2013 Nobel Prize for Literature
The first thing I saw on the front page of this morning's The Japan Times newspaper is that Canadian short story writer Alice Munro had won the 2013 Nobel Prize for literature. It was the very first thing my eye fell on when I sat down with the paper to eat breakfast.
Yesterday, on Thursday 10th, I read a story on page three of the paper speculating that Japanese novelist Haruki Murakami was the literature prize front runner. Some other names including Munro’s were mentioned - American Joyce Carol Oates, for example, Belarussian writer Svetlana Alexievich and Algeria’s Assia Djebar. But that report didn’t rate Munro’s chances high. It quoted odds offered by the London, England bookmaker, Ladbrookes, rating Murakami the favorite candidate. So of course I was happy to read that it was the Canadian, and a woman.
I remember that Munro was required reading in some high school English courses when I was a student at Centennial CVI in Guelph, Ontario. She probably still is. But I never read anything by her because I didn’t take those courses. I took different English courses and concentrated more on World Literature. So instead of reading people like Alice Munro and Margaret Atwood I read people like William Shakespeare, Samuel Taylor Coleridge, William Wordsworth, Herman Melville, Mark Twain, Thomas Hardy (I loved Thomas Hardy), Ernest Hemingway, Scott Fitzgerald, Hermann Hesse and Jack Kerouac. Plus, I don’t like short stories. I prefer novels because they seem like a better investment.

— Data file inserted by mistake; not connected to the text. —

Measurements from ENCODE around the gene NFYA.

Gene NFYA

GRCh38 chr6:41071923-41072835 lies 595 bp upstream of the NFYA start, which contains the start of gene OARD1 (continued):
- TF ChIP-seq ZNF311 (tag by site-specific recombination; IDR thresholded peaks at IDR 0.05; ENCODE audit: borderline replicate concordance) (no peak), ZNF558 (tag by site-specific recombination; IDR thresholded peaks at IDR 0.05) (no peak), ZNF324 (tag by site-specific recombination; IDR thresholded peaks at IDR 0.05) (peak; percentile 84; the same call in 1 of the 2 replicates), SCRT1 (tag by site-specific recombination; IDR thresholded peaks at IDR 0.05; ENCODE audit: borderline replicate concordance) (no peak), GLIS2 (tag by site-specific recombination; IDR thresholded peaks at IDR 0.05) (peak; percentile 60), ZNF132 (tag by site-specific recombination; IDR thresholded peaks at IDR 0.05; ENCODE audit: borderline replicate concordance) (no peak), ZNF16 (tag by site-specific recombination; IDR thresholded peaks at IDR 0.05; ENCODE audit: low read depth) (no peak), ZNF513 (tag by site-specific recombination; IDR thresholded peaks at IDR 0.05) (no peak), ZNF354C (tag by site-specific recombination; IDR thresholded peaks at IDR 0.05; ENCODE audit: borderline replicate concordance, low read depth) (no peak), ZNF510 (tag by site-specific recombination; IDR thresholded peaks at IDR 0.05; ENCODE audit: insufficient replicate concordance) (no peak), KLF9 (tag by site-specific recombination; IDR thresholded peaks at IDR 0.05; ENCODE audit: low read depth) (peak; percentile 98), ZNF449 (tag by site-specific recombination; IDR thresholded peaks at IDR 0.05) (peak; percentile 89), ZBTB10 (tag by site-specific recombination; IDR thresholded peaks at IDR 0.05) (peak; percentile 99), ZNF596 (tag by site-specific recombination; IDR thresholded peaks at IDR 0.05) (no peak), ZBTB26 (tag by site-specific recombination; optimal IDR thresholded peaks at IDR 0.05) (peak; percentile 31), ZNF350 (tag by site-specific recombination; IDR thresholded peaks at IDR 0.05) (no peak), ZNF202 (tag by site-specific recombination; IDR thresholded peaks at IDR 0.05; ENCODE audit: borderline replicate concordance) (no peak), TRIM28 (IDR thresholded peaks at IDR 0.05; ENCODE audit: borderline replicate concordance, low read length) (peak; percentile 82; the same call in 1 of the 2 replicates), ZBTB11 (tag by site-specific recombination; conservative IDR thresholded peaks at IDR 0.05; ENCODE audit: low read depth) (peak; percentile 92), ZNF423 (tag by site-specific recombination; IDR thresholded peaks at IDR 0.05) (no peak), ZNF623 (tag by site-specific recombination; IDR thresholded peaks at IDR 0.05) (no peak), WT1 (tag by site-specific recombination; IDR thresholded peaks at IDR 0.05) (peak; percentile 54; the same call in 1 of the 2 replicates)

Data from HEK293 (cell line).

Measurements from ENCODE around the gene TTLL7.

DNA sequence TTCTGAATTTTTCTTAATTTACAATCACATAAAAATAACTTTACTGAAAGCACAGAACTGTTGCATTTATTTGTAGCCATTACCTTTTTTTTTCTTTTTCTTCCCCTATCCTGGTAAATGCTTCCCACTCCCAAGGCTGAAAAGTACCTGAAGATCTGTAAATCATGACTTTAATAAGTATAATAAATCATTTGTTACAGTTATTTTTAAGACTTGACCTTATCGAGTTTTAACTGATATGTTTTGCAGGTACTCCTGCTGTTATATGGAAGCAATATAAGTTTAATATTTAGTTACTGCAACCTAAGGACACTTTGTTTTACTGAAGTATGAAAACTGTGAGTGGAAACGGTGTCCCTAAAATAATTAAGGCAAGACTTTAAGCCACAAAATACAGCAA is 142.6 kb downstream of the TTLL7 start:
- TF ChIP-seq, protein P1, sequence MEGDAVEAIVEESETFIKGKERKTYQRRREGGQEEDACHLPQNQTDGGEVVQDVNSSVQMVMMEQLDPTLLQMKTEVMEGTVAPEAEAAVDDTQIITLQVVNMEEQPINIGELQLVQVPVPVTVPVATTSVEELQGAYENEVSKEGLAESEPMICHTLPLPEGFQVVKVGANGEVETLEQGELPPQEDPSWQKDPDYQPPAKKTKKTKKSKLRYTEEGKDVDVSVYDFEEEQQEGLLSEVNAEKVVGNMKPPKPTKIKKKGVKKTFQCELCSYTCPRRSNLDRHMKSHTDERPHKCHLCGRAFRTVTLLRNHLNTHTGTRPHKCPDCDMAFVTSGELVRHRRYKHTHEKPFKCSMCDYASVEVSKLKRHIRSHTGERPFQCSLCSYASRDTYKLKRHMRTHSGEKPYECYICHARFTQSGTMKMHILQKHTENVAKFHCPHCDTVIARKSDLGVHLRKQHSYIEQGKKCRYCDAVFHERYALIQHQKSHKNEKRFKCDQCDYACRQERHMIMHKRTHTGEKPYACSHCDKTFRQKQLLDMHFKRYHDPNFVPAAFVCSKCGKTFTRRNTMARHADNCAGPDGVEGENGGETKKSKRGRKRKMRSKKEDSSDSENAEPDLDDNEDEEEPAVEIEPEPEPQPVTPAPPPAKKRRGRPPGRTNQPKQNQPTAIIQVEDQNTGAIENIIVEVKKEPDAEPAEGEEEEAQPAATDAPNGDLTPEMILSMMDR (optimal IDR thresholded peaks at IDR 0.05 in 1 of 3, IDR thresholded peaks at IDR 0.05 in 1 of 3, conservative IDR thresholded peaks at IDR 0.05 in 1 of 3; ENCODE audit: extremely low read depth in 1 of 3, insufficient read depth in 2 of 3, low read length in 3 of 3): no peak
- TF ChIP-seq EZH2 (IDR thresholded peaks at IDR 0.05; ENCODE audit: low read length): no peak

I used to like Haruki Murakami quite a bit. His dark novel Norwegian Wood was one of the first Japanese novels I read (in English). But slowly over time I’ve grown apart from his books. His heroes are almost always Japanese Everyman characters - lonely, dull office workers who accidentally get involved in bizarre and absurd situations. I guess his point is to highlight the absurdity of modern life. When I first began reading Murakami the absurdity was part of what attracted me. But over time it became tiresome so I stopped reading him.